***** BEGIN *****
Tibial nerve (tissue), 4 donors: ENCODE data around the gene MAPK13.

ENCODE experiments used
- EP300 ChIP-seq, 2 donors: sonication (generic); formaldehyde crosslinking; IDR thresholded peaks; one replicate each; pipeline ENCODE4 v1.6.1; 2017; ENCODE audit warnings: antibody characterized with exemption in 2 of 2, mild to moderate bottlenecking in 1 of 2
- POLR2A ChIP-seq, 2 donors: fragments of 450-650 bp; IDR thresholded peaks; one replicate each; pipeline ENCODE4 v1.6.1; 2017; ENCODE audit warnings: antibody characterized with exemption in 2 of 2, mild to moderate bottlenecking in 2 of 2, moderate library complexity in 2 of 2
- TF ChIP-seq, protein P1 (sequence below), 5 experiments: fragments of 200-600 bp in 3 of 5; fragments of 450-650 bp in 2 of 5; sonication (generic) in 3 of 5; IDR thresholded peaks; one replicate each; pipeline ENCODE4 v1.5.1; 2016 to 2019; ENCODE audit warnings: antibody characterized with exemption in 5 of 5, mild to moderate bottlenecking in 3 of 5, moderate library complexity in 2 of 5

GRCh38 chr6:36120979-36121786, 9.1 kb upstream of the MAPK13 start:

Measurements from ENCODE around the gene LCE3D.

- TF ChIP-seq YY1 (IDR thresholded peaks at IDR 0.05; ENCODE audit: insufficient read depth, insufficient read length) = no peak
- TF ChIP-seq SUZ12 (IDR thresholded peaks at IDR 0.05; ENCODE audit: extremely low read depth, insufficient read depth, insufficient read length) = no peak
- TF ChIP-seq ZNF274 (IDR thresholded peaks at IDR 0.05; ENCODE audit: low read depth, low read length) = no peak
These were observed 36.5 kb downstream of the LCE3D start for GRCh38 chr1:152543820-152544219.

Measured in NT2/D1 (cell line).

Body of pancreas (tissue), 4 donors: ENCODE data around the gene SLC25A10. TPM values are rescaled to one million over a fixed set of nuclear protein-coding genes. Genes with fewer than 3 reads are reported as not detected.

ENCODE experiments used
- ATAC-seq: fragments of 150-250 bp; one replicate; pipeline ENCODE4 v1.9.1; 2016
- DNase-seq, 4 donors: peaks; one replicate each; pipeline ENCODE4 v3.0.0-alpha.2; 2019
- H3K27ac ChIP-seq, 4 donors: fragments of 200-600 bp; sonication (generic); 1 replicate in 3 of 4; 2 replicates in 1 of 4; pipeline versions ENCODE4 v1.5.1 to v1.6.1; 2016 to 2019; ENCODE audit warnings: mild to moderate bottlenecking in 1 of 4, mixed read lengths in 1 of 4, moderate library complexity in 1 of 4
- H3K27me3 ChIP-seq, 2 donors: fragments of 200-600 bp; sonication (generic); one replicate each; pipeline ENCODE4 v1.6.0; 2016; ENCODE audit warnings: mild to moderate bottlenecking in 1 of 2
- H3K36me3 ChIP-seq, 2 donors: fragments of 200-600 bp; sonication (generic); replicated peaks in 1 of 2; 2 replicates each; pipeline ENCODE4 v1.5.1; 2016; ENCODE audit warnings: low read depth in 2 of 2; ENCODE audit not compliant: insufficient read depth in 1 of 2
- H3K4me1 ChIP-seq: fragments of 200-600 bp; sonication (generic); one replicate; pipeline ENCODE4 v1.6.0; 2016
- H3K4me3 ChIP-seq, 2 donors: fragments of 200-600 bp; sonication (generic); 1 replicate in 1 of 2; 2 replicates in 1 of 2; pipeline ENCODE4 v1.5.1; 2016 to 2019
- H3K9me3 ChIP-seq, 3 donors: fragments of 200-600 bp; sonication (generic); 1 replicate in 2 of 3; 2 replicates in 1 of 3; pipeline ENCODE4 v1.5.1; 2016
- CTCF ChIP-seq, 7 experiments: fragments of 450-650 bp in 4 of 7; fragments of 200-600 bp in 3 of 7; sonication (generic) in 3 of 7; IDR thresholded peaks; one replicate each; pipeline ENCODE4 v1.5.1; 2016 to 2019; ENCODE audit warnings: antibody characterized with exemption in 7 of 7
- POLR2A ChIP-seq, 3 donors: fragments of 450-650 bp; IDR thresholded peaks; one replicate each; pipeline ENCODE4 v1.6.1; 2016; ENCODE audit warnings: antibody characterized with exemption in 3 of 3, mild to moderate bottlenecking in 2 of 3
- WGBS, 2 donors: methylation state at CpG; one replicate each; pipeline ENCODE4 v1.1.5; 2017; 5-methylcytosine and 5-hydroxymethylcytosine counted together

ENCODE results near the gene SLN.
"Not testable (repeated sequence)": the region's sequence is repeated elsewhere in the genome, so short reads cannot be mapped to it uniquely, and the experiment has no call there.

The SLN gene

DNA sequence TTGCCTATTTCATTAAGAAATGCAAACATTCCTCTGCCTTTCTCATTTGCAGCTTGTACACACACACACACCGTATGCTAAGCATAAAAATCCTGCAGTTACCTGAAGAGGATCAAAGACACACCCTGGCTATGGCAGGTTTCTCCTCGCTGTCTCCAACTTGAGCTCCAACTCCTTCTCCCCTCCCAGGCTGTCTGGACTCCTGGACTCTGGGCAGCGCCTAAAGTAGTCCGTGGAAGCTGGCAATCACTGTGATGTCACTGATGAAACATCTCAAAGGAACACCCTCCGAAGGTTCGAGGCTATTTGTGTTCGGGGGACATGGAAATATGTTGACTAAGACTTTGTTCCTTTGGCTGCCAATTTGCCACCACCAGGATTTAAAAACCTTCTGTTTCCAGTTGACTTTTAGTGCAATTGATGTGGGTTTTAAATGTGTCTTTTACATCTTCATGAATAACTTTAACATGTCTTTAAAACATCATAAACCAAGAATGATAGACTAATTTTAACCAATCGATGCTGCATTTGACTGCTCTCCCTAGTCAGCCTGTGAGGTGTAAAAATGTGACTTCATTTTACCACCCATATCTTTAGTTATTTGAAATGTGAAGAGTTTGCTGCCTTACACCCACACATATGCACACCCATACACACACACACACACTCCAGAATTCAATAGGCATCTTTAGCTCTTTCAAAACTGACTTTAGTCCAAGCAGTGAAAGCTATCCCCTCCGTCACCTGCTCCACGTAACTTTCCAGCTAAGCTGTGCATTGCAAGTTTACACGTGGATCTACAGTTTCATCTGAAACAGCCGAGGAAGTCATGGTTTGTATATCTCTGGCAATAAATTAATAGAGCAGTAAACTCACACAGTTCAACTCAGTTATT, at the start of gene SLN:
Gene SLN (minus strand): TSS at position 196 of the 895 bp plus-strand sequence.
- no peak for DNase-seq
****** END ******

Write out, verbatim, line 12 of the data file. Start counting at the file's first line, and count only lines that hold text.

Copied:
Measured in NT2/D1 (cell line).